Septic Dye Test
Septic Dye Test can expose unhealthy leaks & inadequacies in your waste system
Septic Dye Test
Septic Dye Testing is a non-invasive procedure that is used to determine the condition of the components of a home’s waste system. A septic dye test can expose obvious leaks and inadequacies in the system and indicate the need for repairs or alterations. It involves the introduction of a fluorescent dye into the septic system, which is “traced” to ascertain that the septic system can handle the volume of waste that is currently being put through it.
A septic system failure causes untreated sewage to be released from the enclosed plumbing system causing unhealthy conditions. Raw sewage can rise to the surface from the underground pipes, connections, and septic tank, and leach into the drain field. The sewage could also find its way into groundwater, surface water, or marine water without visual detection. The sewage carries pathogens and other dangerous contaminants. Exposure to raw sewage pathogens and contaminants can make people and animals sick. Sewage leakage can also contaminate water sources and make them unsafe for drinking, swimming, bathing, and home usage.
Septic Dye Test is a critical part of maintenance inspection
A septic dye test is considered to be part of a routine maintenance inspection of the septic system. The procedures are non-invasive, require no excavation, and are generally limited to what can be viewed above the ground surface. It is intended as an observation of the parts of the typical waste-handling system – the septic tank, distribution boxes, leach field, and any related portions of the home’s plumbing and water fixtures. This type of septic inspection must be performed by a home inspector, and in most cases will satisfy any requirements set forth by lenders as related to financing.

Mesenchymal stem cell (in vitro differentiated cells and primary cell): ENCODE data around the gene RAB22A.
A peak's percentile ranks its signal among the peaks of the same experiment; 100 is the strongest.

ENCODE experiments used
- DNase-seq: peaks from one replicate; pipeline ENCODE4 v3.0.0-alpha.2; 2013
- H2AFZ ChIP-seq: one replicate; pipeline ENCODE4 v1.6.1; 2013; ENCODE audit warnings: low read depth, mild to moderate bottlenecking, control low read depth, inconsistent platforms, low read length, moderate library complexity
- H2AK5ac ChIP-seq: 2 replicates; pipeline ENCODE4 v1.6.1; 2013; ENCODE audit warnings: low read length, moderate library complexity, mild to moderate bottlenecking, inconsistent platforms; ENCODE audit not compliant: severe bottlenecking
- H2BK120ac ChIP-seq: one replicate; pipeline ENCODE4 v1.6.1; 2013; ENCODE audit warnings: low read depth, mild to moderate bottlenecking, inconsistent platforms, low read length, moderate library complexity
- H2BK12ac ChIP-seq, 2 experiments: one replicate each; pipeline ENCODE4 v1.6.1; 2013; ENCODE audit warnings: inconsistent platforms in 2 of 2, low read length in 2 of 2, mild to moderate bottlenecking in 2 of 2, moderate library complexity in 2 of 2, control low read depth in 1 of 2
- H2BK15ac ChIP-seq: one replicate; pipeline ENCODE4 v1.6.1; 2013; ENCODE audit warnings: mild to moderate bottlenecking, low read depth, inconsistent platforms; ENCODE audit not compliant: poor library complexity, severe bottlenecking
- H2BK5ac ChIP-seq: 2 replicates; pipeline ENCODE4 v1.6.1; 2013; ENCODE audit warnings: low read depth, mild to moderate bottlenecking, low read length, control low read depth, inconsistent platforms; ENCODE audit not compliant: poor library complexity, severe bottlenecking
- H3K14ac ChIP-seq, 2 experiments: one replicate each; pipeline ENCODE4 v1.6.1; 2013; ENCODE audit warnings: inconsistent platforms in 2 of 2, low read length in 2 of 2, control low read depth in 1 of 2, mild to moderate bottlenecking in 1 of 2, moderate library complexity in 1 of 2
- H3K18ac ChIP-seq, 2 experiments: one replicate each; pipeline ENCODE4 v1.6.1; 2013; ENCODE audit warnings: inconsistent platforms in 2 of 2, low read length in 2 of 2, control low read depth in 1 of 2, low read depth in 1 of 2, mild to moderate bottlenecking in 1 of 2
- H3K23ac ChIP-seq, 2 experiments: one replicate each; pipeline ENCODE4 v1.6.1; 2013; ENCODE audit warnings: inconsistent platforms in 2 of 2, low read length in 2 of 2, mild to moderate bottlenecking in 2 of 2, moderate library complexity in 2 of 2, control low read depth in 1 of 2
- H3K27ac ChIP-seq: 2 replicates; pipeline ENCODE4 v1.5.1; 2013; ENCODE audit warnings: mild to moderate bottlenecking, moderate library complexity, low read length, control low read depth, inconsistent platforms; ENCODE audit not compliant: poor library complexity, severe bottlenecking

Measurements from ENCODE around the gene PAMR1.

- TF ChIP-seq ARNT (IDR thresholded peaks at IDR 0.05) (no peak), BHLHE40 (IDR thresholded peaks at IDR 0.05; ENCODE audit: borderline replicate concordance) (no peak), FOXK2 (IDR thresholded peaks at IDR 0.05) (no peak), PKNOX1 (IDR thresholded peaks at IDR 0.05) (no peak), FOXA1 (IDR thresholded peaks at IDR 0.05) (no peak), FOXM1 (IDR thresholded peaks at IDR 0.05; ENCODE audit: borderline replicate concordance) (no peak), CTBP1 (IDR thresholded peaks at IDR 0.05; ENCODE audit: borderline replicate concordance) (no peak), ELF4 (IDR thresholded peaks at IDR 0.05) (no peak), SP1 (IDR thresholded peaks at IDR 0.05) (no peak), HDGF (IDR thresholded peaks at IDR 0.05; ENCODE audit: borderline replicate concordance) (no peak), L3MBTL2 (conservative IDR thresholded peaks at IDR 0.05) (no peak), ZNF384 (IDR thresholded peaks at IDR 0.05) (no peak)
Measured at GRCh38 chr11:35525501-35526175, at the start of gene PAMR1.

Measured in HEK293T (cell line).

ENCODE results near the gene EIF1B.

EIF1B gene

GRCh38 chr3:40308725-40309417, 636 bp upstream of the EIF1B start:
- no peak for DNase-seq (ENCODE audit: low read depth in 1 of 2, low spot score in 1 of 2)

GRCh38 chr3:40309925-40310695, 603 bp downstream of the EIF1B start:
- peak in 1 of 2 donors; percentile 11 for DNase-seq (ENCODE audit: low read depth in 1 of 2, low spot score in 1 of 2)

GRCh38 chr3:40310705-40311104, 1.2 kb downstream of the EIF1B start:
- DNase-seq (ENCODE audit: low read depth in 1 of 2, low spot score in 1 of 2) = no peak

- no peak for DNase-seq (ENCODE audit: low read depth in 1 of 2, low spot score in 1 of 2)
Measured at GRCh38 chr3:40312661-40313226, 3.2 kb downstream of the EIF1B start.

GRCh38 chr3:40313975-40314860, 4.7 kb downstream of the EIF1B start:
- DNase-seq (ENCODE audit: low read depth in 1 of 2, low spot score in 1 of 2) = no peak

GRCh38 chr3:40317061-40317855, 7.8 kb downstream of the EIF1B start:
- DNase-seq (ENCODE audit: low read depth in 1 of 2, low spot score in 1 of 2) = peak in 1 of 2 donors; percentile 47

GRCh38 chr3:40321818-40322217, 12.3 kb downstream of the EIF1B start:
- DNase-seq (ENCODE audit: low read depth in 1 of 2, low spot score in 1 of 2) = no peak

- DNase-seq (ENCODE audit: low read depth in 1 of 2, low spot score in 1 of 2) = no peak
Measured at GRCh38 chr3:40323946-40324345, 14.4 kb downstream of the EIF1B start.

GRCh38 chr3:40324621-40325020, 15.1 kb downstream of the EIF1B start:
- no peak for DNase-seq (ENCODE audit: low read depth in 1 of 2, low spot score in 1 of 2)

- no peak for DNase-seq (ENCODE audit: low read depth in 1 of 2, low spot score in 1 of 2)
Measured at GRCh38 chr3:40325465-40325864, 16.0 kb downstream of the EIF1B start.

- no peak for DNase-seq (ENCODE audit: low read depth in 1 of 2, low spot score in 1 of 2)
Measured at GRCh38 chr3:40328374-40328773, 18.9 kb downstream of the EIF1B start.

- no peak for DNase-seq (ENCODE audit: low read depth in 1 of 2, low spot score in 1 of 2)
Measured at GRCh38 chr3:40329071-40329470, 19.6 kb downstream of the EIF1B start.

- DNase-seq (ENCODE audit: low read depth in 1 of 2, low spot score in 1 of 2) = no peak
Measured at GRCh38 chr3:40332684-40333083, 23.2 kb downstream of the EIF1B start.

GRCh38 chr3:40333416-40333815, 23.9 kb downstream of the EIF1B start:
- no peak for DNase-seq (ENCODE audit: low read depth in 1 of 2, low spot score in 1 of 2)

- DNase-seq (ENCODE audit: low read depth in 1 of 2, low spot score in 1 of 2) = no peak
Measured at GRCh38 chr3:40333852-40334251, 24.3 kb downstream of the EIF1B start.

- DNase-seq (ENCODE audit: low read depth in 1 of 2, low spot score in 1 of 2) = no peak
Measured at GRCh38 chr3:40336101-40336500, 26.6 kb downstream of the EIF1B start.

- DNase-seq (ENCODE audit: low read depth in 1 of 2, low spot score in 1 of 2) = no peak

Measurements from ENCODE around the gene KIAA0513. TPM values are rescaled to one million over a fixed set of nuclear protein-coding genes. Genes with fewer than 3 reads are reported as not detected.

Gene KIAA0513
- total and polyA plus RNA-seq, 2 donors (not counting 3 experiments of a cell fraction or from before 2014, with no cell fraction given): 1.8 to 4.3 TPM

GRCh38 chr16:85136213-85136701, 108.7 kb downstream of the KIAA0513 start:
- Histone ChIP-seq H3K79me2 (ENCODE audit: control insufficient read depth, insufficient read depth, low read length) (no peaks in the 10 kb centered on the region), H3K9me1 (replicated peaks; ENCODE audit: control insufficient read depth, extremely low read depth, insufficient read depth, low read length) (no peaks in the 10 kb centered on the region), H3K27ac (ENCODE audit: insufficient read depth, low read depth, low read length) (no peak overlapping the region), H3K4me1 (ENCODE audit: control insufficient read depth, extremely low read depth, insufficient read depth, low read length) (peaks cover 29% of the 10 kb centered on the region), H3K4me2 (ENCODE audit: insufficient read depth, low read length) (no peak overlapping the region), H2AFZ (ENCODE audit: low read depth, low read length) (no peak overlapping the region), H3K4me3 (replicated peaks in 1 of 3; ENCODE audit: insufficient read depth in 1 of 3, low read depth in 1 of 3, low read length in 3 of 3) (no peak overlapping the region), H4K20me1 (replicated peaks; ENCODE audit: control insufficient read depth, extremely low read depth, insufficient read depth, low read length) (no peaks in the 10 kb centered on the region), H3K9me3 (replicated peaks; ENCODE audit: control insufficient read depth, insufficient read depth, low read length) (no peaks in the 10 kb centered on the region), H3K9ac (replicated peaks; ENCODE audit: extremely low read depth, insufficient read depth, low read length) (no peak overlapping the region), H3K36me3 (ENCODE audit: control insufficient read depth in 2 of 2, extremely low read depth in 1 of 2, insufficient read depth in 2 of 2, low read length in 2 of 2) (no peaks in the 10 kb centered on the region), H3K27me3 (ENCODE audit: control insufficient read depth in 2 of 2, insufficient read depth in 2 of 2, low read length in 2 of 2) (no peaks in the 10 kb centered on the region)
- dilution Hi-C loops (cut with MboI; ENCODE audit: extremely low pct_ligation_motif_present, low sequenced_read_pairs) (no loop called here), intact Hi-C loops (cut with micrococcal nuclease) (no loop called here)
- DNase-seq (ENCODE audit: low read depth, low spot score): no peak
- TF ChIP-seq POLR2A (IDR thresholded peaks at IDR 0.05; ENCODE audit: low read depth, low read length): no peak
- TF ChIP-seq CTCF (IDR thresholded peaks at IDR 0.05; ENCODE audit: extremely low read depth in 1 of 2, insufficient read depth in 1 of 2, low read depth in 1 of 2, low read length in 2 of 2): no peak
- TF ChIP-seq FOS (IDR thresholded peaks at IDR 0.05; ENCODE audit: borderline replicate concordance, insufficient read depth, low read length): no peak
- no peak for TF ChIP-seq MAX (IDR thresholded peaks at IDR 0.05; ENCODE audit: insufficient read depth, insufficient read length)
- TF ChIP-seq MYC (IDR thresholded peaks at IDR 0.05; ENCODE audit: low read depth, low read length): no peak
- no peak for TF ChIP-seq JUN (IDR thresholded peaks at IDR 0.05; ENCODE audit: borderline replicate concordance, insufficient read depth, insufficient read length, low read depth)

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Best Septic Dye Test Price
septic system Warning Signs in Southwestern PA Home
- Water And Sewage From Toilets, Drains, And Sinks Are Backing Up Into The Home
- Bathtubs, Showers, And Sinks Drain Very Slowly
- Gurgling Sounds In The Plumbing System
- Standing Water Or Damp Spots Near The Septic Tank Or Drainfield
- Bad Odors Around The Septic Tank Or Drainfield
- Bright Green, Spongy Lush Grass Over The Septic Tank Or Drainfield, Even During Dry Weather
- Algal Blooms In Nearby Ponds Or Lakes
- High Levels Of Nitrates Or Coliform Bacteria In Water Wells
septic dye test uses a fluorescent dye solution
The septic dye test uses a fluorescent dye solution to visually identify a problem with the septic system. The dye is flushed down a toilet that is (presumably) connected to the septic system being tested. The amount of dye used is determined by the size of the septic tank. Tank sizes range from 500 gallons to several thousand gallons, and of course a larger septic tank will require that more dye be used. In most cases, several ounces of concentrated dye solution is adequate for a test.
Then water is run into the system with a faucet (also presumably connected to the septic system) in order to flush the dye into the septic tank, and then into the absorption (leach) field. Again, the volume of water introduced to the system is determined by the size of the talk serving the septic system. The objective is to flood the absorption area with water containing the dye solution. A home inspector will use a formula that takes into account the size of the tank and the length of the absorption field to determine how much water to run into the system.
PA Department of Environmental Protection
The Pennsylvania Department of Environmental Protection (DEP) states that it’s is extremely important that septic systems are maintained and inspected to protect public health and the environment.
Lacking or improper maintenance of an on-lot septic system can contaminate groundwater supplies with E. coli and other pollutants. This is very important as many of the homeowners who rely on septic systems also have private wells that provide potable drinking water. Discharges from failed systems can also contaminate surface waters like lakes, rivers, and ponds, contributing excess nutrients that can cause toxic algal blooms and other water quality problems